5. An emergency such as a drought can provoke good change and build community acceptance
  6. People need to be really involved in regional water plans.

Seminar 5; water security and international cooperation

  • Highlights
  1. The water security as a aim and the water management as the path
  2. The world is more globalized and with less money, specially in Latin America with the fall of the petroleum
  3. Climate change posses an extra layer of complexity
  • Conclusions
  1. At institutional level, there is a need to reconcile administrative boundaries with the water management basin boundaries
  2. Non state actors have better adaptive and response capacity to deal with WS and they have more knowledge on local or regional

Seminar 6: capacity building and professional networks

  • Highlights
  1. The SDGs will not be met if capacities to implement, monitor and report are not in place
  2. water professionals and decision makers of the future need to be challenged by innovative capacity development methods
  • Conclusions
  1. Explore possibilities to improve south/south and South/North learning and networking for capacity development
  2. Understand Capacity development as encompassing teaching, institutional development, education and training, and improving individuals’ rights. It is imperative to identify and address the capacities needed in a coordinated effort to meet the SDGs and link to management performance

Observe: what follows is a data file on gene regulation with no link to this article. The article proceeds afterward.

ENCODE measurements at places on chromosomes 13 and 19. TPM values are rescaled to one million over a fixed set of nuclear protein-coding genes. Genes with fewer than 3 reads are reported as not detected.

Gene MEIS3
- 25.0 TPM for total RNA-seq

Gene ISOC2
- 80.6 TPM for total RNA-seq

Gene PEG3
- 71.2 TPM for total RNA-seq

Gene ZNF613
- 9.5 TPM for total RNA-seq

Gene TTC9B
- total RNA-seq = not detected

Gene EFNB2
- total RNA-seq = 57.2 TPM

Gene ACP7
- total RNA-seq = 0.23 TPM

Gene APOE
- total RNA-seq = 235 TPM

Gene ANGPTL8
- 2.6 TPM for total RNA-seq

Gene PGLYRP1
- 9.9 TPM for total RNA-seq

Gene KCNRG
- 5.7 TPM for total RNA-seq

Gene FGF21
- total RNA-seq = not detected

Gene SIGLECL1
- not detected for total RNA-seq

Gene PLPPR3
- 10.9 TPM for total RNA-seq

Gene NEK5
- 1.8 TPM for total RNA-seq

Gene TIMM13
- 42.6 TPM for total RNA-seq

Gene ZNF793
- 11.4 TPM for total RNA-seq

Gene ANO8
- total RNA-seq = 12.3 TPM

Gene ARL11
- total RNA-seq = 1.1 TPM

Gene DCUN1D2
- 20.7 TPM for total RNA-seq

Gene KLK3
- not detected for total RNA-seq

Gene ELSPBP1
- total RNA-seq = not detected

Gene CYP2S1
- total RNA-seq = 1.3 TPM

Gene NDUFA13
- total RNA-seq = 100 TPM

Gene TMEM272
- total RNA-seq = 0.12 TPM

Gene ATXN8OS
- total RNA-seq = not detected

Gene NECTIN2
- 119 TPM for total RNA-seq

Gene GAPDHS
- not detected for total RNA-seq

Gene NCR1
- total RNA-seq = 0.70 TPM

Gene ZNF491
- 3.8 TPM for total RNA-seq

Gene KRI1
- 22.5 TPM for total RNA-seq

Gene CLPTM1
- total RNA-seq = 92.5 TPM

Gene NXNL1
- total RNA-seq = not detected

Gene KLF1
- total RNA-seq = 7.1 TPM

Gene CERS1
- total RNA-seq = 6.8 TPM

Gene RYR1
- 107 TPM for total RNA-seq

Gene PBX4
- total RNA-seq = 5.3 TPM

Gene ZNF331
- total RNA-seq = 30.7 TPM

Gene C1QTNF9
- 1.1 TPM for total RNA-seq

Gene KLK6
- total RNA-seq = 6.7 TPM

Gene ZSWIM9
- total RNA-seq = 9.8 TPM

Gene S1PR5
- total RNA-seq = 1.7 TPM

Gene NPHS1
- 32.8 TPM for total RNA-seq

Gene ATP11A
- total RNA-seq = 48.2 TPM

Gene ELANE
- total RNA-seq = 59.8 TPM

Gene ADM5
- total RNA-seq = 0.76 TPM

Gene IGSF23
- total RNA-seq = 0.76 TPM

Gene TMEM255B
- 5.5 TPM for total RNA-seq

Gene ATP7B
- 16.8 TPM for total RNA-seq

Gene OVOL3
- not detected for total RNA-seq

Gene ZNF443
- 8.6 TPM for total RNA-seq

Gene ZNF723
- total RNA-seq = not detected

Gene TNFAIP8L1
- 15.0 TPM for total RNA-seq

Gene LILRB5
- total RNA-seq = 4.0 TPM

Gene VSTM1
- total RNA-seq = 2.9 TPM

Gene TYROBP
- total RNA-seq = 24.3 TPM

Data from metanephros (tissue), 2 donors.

3. Realize the Opportunities offered by new technologies for virtual learning and learning by doing need to be further explored

 

Conclusions:

  • Great accolades to the hosts who managed to attract 55 highly specialized and experienced professionals from 36 countries
  • Sharing knowledge and experiences from different countries highlighted many similarities specially when dealing with equity in water scarce situations to achieving water security
  • The participation of the media added a good reality check to the whole discussions
  • Science interaction with policies lead to better decision making
  • raise the level of awareness and discussions at the local and international levels to mobilize partnerships in order to develop comprehensive research programmes covering different aspects of water governance;